Sunday, May 13, 2018

Clinical Neurofeedback Training Malaysia for Panic Attack

Panic attack is a mental illness associated with pathological levels of anxiety that is represented by sudden onset of horror or fear of its reappearance in sufferer. The attacks is characterized with symptoms like heartbeat, sweat, feeling chest tight, tremble, feeling losing balance, or confusion, although they happen in a few minutes. The sufferer, afraid of the emergence of a new attack, may get into anticipatory anxiety and refusing to go to hideous places. 

            Panic disorder is often associated with agoraphobia, and is fear of being alone in public places especially places that are difficult to escape perceived by a panic attack on the person. Panic attack can occur after injuring stress mental disorders, depression disorders and medical illnesses such as drug discontinuation or its poisoning.

            Neurofeedback targets the parts of the brain at the cause of this reaction in an effort to retrain the brain to function more efficiently so the “fight or flight” response is not triggered. The brain learns how to cope with anxiety and fear appropriately during neurofeedback sessions resulting in an overall decrease in anxiety, mood improvement, and increase in daily function. In other words, neurofeedback can help you calm the struggle so you can live with reduced emotional distress caused by panic disorder.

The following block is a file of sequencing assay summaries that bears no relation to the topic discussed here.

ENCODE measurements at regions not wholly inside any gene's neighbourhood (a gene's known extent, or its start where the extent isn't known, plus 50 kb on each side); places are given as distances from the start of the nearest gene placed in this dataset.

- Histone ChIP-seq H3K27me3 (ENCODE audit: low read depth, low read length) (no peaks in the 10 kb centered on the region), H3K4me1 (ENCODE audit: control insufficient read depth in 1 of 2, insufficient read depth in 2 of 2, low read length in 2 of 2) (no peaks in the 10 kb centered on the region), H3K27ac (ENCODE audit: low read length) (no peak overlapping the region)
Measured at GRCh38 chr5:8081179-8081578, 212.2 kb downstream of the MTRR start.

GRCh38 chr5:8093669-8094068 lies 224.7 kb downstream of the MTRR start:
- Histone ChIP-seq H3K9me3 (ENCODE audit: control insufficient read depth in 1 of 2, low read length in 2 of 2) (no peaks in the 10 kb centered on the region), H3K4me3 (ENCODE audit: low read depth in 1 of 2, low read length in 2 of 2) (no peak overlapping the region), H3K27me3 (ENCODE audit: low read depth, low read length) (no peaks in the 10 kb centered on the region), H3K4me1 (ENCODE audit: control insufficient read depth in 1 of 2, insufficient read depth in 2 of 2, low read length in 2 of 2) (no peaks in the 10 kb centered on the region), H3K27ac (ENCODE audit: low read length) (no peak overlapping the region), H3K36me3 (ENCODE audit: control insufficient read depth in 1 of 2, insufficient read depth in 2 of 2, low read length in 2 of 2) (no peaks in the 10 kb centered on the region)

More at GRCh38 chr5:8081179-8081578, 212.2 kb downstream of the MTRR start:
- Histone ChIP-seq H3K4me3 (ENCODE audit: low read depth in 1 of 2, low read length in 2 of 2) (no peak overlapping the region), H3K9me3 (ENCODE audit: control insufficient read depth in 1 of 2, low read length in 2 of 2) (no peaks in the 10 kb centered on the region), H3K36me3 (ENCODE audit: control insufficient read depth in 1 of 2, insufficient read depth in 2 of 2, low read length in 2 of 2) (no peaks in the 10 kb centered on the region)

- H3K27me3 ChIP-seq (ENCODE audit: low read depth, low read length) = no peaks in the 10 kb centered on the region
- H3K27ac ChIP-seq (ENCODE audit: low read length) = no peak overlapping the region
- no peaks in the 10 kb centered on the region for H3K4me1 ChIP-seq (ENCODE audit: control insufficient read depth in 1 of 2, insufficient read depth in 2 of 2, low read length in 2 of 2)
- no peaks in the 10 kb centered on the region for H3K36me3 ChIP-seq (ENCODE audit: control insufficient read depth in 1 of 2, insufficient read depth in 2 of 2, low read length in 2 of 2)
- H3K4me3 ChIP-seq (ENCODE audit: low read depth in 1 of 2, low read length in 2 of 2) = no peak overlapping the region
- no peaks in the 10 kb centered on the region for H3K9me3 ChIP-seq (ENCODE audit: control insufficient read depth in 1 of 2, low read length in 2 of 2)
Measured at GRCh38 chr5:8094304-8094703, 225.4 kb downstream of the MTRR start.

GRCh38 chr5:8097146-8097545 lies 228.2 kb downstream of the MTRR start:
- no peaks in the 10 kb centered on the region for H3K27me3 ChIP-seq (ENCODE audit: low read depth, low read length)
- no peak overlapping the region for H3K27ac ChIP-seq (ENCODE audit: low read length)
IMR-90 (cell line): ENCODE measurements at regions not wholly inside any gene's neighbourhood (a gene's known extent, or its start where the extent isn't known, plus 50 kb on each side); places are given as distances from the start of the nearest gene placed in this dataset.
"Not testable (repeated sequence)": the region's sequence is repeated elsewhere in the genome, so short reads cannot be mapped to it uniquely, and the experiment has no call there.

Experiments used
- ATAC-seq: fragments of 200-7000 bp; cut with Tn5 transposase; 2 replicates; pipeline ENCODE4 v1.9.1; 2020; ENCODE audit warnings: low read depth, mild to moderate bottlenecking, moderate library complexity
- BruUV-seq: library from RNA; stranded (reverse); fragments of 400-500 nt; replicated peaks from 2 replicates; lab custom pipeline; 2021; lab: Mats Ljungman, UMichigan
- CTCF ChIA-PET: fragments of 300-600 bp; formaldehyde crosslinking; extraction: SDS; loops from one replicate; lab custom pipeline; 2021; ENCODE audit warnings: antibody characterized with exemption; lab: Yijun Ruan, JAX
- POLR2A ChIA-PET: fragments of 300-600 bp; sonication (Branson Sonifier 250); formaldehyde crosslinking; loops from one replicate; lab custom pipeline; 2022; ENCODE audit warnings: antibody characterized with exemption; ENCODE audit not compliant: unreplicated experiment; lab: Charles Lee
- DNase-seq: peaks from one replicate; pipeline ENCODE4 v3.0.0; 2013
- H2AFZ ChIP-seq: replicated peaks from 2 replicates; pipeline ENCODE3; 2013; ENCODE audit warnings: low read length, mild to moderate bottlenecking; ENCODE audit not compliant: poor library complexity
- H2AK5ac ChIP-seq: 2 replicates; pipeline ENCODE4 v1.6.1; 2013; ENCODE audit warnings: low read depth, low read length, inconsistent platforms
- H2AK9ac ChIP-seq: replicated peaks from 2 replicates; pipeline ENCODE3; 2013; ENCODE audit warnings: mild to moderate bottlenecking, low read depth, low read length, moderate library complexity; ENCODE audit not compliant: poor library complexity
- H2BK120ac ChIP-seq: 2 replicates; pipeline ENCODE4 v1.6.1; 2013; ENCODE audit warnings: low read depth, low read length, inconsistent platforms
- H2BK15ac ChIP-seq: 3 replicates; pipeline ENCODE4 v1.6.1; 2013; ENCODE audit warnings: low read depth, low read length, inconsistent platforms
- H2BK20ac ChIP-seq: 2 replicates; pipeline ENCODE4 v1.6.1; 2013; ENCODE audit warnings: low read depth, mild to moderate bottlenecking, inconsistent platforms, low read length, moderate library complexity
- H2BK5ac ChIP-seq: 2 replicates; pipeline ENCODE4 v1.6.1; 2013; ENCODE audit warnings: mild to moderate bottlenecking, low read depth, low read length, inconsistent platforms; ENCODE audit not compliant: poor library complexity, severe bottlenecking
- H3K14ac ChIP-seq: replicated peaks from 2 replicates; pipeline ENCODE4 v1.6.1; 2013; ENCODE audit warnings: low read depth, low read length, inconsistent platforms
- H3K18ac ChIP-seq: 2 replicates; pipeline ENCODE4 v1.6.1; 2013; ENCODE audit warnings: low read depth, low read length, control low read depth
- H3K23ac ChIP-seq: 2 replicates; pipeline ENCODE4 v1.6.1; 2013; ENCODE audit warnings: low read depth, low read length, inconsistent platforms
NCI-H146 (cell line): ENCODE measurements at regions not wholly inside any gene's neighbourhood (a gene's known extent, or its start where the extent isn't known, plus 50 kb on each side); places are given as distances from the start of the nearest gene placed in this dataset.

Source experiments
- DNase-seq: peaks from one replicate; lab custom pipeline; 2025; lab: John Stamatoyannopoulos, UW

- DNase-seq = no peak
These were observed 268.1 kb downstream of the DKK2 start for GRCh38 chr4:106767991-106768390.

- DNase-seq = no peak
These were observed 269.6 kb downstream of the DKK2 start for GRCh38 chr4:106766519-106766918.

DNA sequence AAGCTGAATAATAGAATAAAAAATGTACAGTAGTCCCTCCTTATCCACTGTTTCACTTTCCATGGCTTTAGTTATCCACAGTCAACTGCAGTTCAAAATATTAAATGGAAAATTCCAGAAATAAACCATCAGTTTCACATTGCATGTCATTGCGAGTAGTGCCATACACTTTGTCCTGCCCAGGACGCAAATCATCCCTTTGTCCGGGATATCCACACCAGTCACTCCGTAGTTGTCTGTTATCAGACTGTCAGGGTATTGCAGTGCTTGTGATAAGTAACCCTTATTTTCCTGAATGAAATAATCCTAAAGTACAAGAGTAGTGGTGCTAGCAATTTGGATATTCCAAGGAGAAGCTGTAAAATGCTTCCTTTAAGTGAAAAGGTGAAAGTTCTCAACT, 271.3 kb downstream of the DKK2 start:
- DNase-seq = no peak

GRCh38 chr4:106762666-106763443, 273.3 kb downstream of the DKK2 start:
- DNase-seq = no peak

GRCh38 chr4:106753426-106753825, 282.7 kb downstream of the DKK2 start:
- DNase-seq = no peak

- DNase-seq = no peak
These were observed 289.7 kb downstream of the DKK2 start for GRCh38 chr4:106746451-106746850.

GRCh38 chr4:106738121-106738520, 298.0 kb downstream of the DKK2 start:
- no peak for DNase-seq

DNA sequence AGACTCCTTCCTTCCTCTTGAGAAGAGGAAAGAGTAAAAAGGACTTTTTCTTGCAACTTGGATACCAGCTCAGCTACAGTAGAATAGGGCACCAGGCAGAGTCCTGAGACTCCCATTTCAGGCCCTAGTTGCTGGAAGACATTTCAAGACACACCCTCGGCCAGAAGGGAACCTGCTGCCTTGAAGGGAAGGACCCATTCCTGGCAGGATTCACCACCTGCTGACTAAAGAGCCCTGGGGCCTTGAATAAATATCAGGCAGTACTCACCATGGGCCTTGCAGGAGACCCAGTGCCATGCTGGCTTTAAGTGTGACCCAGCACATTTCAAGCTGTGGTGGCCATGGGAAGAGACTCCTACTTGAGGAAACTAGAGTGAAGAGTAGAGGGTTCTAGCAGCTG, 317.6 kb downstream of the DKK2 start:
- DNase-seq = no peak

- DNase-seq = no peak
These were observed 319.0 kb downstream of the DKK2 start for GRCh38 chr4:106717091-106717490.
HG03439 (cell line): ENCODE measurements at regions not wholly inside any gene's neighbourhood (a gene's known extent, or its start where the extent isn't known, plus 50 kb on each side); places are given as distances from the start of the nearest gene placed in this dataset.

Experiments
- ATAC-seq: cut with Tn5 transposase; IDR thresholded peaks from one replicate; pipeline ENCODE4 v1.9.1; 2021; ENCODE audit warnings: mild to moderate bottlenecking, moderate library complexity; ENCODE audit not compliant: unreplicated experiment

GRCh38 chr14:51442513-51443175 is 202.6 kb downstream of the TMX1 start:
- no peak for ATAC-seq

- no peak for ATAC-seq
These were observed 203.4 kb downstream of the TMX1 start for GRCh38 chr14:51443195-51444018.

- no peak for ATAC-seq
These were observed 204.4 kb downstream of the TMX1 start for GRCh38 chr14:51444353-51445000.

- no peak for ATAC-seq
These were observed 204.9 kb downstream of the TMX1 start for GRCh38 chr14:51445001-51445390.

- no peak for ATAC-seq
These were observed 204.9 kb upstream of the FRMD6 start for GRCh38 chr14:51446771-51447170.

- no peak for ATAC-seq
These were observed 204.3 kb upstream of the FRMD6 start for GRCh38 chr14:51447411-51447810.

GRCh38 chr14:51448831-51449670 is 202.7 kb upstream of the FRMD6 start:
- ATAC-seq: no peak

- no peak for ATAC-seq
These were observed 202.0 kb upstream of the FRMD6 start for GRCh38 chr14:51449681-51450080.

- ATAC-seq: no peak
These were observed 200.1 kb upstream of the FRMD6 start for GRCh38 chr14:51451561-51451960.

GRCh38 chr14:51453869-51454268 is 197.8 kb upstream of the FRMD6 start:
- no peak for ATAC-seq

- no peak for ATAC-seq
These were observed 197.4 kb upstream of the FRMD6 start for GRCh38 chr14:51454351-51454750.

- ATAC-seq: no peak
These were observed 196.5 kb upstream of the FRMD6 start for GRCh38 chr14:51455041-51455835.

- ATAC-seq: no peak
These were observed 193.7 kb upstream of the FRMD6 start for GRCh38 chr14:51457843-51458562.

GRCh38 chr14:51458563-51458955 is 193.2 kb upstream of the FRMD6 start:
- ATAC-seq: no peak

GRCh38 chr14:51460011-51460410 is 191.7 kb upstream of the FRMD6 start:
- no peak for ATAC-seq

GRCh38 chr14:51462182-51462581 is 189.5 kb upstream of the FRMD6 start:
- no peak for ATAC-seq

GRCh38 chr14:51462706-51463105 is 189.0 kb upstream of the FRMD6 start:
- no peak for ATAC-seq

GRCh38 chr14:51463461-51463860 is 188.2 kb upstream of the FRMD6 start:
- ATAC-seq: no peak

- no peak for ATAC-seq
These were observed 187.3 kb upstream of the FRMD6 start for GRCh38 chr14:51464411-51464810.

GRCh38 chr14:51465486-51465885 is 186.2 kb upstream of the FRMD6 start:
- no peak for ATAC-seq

In past research and review studies, neurofeedback therapy is found to be helpful in regulating metabolic function in brain. Through neurofeedback, panic attack sufferers learn how to strengthen their brain metabolic. The findings reveal that neurofeedback remains its consistency in improving panic disorder patients’ anxiety. This significance suggests that neurofeedback is an effective complementary alternative therapy for common unpleasant anxiety in panic attack sufferers.

Benioudakis, E. S., Kountzaki, S., Batzou, K., Markogiannaki, K., Seliniotaki, T., Darakis, E. … Nestoros, J. N. (2016). Can neurofeedback decrease anxiety and fear in cancer patients? A case study. Postępy Psychiatrii i Neurologii, 25(1), 59-65.
Birbaumer, N., Ruiz, S., & Sitaram, R. (2013). Learned regulation of brain metabolism. Trends in Cognitive Sciences, 17(6), 295-302.             
Hammond, D. C. (2005). Neurofeedback with anxiety and affective disorders. Child and Adolescent Psychiatric Clinics of North America, 14(1), 105-123.
Lu, Y., Wang, C., Su, L., Ma, Z., Li, S., & Fan, Y. (2017). Effects of neurofeedback on panic disorder patients’ anxiety. NeuroQuantology, 15(3), 172-8.

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